There is something about the communications industry that makes its executives go crazy – at our expense, and to our detriment. It happened to the CEO of Verizon in an interview in April (“Why in the world would you think your cell phone would work in your house?”). Now the CEO of SBC has given an interview to Business Week while he was off his medications, and it’s even more scary.

Regulations used to permit other companies to support DSL lines directly. Covad, Rhythms, and others were forced out of business or into bankruptcy by SBC’s grossly unfair business tactics and SBC now has its monopoly on supplying DSL service to homes and businesses. You pay SBC (or a reseller like Sonic) for the use of Internet bandwidth. You probably think you have the right to decide how to use that bandwidth, right?

As long as you were reading web pages, SBC thought that was fine. But now people are beginning to use Internet bandwidth to make phone calls (Voice Over IP – VOIP), bypassing SBC’s phone system, and SBC CEO Edward Whitacre finds that to be outrageoous and unacceptable – and he wants money, lots of money, to make him feel better. In a world that rolls over for the demands of big companies, we cannot be complacent; this is scary stuff.

BW: “How concerned are you about Internet upstarts like Google, MSN, Vonage, and others?”

Whitacre: “How do you think they’re going to get to customers? Through a broadband pipe. Cable companies have them. We have them. Now what they would like to do is use my pipes free, but I ain’t going to let them do that because we have spent this capital and we have to have a return on it. So there’s going to have to be some mechanism for these people who use these pipes to pay for the portion they’re using. Why should they be allowed to use my pipes?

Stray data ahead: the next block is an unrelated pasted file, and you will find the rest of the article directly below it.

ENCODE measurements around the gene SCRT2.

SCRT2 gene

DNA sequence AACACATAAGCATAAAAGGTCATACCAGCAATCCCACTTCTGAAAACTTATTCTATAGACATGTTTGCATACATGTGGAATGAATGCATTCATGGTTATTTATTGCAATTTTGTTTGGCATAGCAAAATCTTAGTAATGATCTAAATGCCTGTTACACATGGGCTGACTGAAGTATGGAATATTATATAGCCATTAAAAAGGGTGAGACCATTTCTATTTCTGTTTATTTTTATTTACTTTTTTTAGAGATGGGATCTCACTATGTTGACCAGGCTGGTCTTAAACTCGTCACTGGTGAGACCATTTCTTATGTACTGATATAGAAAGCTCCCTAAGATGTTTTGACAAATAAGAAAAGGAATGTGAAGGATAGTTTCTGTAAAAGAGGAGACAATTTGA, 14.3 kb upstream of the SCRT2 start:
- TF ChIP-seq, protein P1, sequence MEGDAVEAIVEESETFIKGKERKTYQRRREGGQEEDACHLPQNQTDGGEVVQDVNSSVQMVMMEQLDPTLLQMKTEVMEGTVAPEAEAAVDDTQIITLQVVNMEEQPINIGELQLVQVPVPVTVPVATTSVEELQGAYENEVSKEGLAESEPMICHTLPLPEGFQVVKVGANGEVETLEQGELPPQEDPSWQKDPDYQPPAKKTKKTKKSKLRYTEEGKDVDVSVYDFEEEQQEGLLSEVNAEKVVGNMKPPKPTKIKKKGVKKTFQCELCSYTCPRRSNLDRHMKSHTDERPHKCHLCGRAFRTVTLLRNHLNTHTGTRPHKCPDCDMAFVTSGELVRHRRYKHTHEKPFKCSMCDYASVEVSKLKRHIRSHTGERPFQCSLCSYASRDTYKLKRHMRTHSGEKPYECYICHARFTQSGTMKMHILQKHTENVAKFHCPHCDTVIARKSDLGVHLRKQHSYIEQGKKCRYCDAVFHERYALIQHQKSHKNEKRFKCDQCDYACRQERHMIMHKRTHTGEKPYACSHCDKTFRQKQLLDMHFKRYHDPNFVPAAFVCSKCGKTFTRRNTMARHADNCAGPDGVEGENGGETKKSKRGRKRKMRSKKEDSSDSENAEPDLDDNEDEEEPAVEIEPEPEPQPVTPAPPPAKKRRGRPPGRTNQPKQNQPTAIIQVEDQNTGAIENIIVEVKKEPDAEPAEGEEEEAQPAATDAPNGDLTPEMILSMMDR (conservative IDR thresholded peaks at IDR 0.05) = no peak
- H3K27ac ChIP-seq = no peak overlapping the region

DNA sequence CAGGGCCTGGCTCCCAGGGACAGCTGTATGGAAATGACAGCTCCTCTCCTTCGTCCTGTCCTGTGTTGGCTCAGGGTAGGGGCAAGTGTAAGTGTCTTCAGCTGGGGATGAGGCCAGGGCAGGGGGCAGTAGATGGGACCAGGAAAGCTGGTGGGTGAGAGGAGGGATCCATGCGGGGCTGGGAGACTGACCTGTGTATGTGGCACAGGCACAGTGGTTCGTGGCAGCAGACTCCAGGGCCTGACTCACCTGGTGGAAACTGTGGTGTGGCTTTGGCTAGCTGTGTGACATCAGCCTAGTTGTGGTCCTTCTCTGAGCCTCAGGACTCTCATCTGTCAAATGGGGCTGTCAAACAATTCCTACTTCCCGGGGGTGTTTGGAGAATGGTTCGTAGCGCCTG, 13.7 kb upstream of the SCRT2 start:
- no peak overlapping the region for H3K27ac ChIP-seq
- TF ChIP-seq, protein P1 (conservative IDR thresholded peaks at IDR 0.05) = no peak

“The Internet can’t be free in that sense, because we and the cable companies have made an investment and for a Google or Yahoo! or Vonage or anybody to expect to use these pipes [for] free is nuts!”

Mr. Whitacre apparently wants to charge additional fees if he doesn’t approve of your use of “his” Internet connection. Google and Yahoo! and Vonage pay huge fees for their connections into the Internet, of course, but apparently that’s not enough for Mr. Whitacre either. If someone is actually in a position to compete with SBC to provide a service, then they must be stopped, not by competition to provide better or cheaper service but rather by changing the rules so that only SBC can win.

Here’s one columnist’s reaction – that Mr. Whitacre is currently the Internet’s biggest threat, a lunatic but one to be reckoned with. And he mentions the same thing that popped into my head – there’s probably somebody just like him over at Comcast.